Thank you for the opportunity to assist you! Although you did not say explicitly, I am assuming you, your boyfriend and his accuser are all students, and are not faculty or staff at the university.
There are several aspects to this problem that come to mind, and the answer to your question may not be as simple as you believe. Let's cover the aspects of this problem one by one.
First, big picture: Tell your boyfriend to get a lawyer, immediately, and to postpone any disciplinary hearing at school if necessary until he has spoken to an attorney. Like anyone, he is entitled to be represented by counsel. If you do not know an attorney, call the local or state bar association and request names of qualified attorneys in your area who handle school disciplinary and/or criminal defense matters. (More on this later.) He will need legal advice beforehand and assistance at the hearing, if the university rules permit attorneys to be present. I cannot stress this point enough. It is possible that you and your boyfriend, by going to this hearing and presenting your side of the story, could be setting your boyfriend up for a much bigger problem (or problems) down the road.University hearing
What you should or shouldn't do largely depends on how the disciplinary hearing is conducted. Generally speaking, these hearings often follow the trial process you would think of in a court of law: the complainant (i.e. his ex) will go first and present her case; your BF will have his chance to rebut her claims and to present his own evidence; there might be a chance for summation or argument at the end; and then a decision will be made.
Step one: find out as much as you can about what happens during the process. That will help you structure your presentation. There should be some procedure and/or rules published about these hearings. It may be on your university website or somewhere in all the pamphlets and other papers and whatnot you and your boyfriend got at some point.
Some issues you should consider before the hearing: can people just come in, say what they want, and leave? Do witnesses have to be physically present and sworn under oath? Does the disciplinary board consider affidavits as evidence? Can a person make objections (such as hearsay, opinion, relevancy, or foundational objections) to statements made by certain witnesses? What is the standard that has to be met before a person is found culpable of wrongdoing or meriting discipline for these types of accusations? Who are the people who decide? All faculty, faculty and students, lay persons from the community, or a combination of some or all of these? Can you use PowerPoint or other types of demonstrative evidence?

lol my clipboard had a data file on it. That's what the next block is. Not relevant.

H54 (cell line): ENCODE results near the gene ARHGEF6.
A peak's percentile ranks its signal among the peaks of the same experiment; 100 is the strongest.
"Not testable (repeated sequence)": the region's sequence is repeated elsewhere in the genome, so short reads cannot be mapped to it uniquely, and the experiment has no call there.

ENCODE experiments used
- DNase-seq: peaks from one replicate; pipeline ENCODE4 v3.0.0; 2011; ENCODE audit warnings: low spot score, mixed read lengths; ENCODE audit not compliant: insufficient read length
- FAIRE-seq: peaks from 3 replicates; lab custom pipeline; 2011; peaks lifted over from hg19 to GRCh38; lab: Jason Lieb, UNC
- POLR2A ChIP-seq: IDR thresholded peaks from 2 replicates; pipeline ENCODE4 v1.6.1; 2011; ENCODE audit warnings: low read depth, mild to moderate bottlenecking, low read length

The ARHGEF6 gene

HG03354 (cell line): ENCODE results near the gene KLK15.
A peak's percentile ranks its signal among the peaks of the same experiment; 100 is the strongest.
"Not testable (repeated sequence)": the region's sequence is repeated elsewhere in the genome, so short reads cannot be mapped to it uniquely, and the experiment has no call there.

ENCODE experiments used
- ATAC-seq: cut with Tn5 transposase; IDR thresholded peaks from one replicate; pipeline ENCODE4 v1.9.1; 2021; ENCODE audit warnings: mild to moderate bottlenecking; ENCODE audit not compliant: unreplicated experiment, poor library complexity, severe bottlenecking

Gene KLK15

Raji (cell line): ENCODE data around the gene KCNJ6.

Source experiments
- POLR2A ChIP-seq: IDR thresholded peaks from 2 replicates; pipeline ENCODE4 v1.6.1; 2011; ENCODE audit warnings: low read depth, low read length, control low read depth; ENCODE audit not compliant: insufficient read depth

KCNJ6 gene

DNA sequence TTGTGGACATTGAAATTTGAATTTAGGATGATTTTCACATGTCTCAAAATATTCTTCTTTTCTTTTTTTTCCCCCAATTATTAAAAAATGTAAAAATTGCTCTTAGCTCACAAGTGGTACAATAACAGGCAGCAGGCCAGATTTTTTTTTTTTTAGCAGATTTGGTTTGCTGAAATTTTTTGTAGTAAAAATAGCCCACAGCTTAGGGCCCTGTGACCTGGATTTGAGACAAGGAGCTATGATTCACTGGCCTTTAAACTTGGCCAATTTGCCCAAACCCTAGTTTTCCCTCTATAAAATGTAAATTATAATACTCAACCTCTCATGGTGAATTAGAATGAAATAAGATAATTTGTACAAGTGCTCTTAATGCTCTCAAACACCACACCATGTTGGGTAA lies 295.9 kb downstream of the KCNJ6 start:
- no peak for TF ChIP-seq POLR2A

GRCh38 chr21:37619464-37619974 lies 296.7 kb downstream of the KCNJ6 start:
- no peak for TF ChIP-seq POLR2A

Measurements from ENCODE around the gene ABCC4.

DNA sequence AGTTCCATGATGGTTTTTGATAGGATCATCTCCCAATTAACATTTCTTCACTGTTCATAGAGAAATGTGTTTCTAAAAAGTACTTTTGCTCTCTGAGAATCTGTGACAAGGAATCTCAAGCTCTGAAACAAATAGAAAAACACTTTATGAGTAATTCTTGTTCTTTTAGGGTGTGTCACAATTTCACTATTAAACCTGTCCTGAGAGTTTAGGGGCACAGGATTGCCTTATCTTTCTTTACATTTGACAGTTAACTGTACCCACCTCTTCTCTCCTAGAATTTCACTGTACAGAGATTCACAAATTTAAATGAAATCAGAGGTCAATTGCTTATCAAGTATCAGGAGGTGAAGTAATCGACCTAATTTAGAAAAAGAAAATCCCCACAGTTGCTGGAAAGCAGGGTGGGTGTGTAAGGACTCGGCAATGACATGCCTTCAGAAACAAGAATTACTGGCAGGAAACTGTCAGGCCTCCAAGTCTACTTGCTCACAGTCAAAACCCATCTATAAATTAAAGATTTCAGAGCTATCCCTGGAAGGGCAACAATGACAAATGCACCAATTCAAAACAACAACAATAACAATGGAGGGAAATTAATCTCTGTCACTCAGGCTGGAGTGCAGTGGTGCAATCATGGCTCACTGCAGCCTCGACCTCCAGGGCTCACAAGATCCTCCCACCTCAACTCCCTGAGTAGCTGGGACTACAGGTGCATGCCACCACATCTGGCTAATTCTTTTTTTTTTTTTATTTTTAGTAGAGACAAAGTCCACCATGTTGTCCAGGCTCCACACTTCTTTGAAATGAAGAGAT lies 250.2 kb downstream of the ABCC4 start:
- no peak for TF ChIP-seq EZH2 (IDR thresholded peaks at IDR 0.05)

Obviously, I do not know the answers to these questions, but you should before you go to the hearing. Thus, all these considerations are why I advise you to get an attorney. That person will probably know or have a much easier time navigating these questions and ensure that your BF gets the fairest process he can. It will be well worth the money.
If you do not use an attorney and do this on your own, you should next decide what your overall strategy is going to be. What is the theme of your presentation? Here's a theme: the ex is nothing more than a woman scorned who got herself kicked out of school because she has bad grades, and now she's just trying to drag your BF down with her
. You should pick a theme because it will help you structure your defense. Your BF will obviously deny the charges and say why she's wrong, but it will help if you ALSO show why she is lying about her claims. As I said before, the ex has an ax to grind: she's pissed because you stole her man AND she's got to explain to Mom and Dad why she got expelled from school. Since you are better acquainted with the facts and who this girl is, maybe you can come up with a better theme or strategy to the presentation.
Whatever the theme you choose, you can use the texts for a variety of reasons. Just use the texts to show your theme. For example, show that the ex was texting back and forth willingly with your BF and there was no signs of animosity between them. The ex was still friendly with him during the period when she claims to have been harassed. Maybe she threatened him, not the other way around. Once you figure out the strategy or overall theme to your presentation, use the texts which, in the big picture, prove what you're saying. You will probably overwhelm the people hearing the case with ALL 200 pages of texts. Parse through them carefully and pick and choose the ones you think best prove your point.
One more suggestion: practice, practice, practice. Don't just show up the day of the hearing and start rambling on about what a crazy NUT this ex is. Write down what you and your BF want to say, proofread and revise it, make it cogent and clear, and say it out loud so you and your BF can get used to saying the things you want to say. Speaking in public is a skill. Most people get nervous, and then forget to say certain things, or phrases come out wrong, etc. If you have practiced your presentation, it will come across more polished and will ultimately be more effective and persuasive. (That's the whole point, right?)